“The signs at first are disguised, then painfully apparent, they say. Solid performance reviews suddenly turn negative. Invitations to weekly and monthly meetings are no longer forthcoming. New demands and quotas seem harsh and unreasonable. In what some see as age bias, older workers are being forced out of their jobs.”
At the end of the article, Fleck suggests contacting the Equal Employment Opportunity Commission (www.eeoc.gov; 800-669-4000), and the National Employment Lawyers Association (www.neia.org). She also mentions a resource guide about workers’ rights issues that is available at www.workplacefairness.org. To send Congress a message to protect older workers, go to www.aarp.org/fightback.
In the current economy, it is understandable that efficiency and cost control are priorities for profit-centered organizations.
What is unethical is the lack of respect, the mental and verbal abuse, and the manipulation of employees (most of them low-wage workers) imposed in the cause of generating huge profits for corporations, CEOs, and stockholders.
Consider this, from the book The betrayal of work: How low-wage jobs fail 30 million Americans, by Beth Shulman:
“Why should we care that over thirty million Americans and their families face these conditions? We should care because it is morally repugnant. In a nation as rich as ours, where CEOs make four hundred times the average rank-and-file worker, leaving workers without the basic protections of life should be unthinkable. While one can argue that certain individuals should receive larger rewards than others for their contributions to society, it is quite another story to leave those who have worked hard without even the minimal necessities.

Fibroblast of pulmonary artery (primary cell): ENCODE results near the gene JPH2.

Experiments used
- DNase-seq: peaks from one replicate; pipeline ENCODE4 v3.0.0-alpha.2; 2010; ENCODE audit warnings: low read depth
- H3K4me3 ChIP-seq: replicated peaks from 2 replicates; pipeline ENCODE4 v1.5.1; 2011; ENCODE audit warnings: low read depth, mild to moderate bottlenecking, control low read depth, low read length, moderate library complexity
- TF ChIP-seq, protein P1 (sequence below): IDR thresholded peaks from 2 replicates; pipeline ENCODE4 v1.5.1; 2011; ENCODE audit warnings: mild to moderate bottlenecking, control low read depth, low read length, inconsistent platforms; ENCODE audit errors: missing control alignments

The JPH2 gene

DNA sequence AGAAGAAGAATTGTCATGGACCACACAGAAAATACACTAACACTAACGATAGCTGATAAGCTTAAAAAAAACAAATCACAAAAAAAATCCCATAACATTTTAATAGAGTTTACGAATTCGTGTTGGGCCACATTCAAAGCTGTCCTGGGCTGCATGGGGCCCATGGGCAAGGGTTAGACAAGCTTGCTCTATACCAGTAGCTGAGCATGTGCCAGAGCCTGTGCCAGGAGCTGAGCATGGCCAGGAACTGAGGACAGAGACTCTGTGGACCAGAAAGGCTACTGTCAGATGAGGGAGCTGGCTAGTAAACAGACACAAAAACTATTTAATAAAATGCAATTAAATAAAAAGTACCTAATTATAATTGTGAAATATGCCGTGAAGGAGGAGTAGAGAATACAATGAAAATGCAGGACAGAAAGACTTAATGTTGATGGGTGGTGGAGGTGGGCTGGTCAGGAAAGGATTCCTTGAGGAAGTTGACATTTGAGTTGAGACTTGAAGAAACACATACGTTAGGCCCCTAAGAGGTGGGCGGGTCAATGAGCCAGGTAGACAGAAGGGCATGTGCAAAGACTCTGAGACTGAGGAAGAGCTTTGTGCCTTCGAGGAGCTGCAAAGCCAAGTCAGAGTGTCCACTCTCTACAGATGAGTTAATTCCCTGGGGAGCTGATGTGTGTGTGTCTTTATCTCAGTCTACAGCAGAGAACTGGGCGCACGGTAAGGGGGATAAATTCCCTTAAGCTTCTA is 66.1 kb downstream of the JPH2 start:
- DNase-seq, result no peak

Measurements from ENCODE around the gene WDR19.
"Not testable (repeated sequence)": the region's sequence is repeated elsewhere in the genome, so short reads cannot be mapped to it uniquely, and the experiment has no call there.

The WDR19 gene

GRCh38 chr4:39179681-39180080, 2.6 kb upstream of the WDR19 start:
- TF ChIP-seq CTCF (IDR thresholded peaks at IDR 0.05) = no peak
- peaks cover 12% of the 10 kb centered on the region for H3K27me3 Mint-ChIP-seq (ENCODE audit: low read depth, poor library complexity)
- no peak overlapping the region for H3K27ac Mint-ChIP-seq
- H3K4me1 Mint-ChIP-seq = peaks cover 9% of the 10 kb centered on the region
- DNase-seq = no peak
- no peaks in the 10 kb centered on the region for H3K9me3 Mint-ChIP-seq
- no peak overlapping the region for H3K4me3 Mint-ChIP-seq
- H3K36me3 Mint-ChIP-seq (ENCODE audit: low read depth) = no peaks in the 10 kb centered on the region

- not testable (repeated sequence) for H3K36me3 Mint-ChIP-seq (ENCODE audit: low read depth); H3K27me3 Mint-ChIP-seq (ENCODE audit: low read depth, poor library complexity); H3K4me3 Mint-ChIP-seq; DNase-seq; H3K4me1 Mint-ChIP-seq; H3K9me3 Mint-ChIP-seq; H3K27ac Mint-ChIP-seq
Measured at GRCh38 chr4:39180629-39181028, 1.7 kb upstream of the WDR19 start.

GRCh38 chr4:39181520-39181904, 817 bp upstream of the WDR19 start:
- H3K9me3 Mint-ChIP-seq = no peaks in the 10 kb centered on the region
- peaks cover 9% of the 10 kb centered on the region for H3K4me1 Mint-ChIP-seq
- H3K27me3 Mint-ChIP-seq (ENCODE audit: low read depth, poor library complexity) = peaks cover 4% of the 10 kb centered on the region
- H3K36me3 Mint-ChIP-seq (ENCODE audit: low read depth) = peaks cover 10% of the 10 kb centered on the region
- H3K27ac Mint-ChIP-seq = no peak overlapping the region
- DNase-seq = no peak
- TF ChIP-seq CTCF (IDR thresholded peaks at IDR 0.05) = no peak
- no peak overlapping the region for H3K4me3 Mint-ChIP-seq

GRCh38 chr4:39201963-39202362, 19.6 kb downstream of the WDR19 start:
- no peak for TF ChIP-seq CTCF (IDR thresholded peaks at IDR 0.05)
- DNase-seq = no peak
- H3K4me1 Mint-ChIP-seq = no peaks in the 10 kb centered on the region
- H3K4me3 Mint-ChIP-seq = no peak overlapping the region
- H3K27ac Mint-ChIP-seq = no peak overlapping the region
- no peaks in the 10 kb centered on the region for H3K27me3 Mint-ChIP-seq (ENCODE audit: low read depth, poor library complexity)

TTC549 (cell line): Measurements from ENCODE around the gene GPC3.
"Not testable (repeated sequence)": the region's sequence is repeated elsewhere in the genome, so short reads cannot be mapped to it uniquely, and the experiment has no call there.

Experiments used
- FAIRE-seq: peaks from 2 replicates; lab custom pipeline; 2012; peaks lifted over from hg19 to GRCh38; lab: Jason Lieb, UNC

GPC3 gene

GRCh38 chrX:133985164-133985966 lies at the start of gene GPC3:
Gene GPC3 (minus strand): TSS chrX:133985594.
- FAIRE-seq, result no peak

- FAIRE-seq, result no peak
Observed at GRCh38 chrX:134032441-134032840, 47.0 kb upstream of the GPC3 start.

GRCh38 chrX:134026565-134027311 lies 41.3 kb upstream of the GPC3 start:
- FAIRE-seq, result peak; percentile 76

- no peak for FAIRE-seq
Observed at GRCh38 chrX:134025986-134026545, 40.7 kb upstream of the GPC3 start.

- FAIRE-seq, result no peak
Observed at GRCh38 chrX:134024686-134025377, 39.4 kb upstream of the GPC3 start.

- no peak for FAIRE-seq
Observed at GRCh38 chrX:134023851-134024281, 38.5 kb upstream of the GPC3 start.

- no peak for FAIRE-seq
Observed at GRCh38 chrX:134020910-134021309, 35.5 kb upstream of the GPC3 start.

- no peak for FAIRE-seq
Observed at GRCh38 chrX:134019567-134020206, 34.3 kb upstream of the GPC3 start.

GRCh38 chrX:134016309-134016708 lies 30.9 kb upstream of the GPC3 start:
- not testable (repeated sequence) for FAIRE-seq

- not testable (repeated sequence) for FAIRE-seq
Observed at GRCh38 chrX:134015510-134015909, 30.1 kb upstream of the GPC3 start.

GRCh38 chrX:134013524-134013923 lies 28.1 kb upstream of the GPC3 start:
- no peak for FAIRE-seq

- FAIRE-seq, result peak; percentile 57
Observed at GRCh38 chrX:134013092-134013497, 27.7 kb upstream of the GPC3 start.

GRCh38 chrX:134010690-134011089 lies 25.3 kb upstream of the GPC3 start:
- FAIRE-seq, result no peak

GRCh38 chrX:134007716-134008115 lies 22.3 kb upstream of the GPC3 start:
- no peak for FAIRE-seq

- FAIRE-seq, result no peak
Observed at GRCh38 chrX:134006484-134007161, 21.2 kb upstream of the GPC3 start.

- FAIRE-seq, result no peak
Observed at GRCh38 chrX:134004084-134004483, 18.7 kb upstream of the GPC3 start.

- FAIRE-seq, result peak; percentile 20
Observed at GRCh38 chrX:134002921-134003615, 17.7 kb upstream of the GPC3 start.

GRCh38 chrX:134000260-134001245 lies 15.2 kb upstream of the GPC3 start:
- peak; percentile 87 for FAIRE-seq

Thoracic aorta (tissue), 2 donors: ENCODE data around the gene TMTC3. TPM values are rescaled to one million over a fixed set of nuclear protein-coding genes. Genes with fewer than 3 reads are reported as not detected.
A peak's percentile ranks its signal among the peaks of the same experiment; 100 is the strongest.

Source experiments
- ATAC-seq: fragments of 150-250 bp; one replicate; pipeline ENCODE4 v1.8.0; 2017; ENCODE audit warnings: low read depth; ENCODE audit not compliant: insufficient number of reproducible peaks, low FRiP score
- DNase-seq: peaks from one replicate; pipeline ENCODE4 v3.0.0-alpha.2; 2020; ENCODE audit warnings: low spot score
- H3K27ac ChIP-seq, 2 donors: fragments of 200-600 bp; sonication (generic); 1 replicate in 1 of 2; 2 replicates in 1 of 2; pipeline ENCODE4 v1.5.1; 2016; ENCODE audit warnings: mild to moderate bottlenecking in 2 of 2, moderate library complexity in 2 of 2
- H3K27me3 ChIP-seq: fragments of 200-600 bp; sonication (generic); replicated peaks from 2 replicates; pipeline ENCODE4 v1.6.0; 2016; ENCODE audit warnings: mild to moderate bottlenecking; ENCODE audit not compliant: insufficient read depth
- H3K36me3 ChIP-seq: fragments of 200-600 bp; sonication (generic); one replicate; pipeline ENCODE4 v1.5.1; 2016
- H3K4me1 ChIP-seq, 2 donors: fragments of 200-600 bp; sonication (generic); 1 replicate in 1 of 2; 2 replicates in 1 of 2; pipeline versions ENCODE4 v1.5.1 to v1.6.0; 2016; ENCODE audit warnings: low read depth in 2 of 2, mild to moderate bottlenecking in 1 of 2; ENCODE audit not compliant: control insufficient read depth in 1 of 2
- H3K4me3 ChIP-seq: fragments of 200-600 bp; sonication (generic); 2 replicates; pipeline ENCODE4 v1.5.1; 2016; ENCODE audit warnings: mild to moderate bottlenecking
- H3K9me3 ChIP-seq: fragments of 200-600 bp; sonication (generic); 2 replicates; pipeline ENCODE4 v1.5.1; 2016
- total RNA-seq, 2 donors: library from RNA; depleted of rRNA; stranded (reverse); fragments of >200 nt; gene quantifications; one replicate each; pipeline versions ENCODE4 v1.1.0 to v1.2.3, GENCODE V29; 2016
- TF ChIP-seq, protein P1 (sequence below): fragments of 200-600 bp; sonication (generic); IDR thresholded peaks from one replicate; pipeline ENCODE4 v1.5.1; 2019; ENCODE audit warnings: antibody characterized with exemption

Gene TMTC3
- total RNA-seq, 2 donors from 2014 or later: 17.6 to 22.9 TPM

Allowing these conditions to continue challenges our notions of basic equity and fairness as these workers play by the rules and get so little in return. It erodes our most cherished values of personal responsibility, hard work, and perseverance. It sends the message that work does not pay.”
We all know technicians and cashiers, assistants, and managers who can always be relied on, who do their jobs with integrity, humor, and grace, who show up no matter what, and who treat us with respect.
Some of these same employees work two or more jobs, have difficult situations at home, have to share one car or have an unreliable car, and work all the extra hours they can, but still can’t make a living wage.
How shameful is it that some of our techs are on Medicaid, have to rely on relatives or live-ins for child care, have to worry about their utilities or phone service being cut off, and increasingly fear being laid off?
In the tradition of “The Ethicist” Randy Cohen, columnist for the New York Times Magazine, who published a collection of his columns in his book The good, the bad, and the difference: How to tell right from wrong in everyday situations, I turn this article over to you, the reader.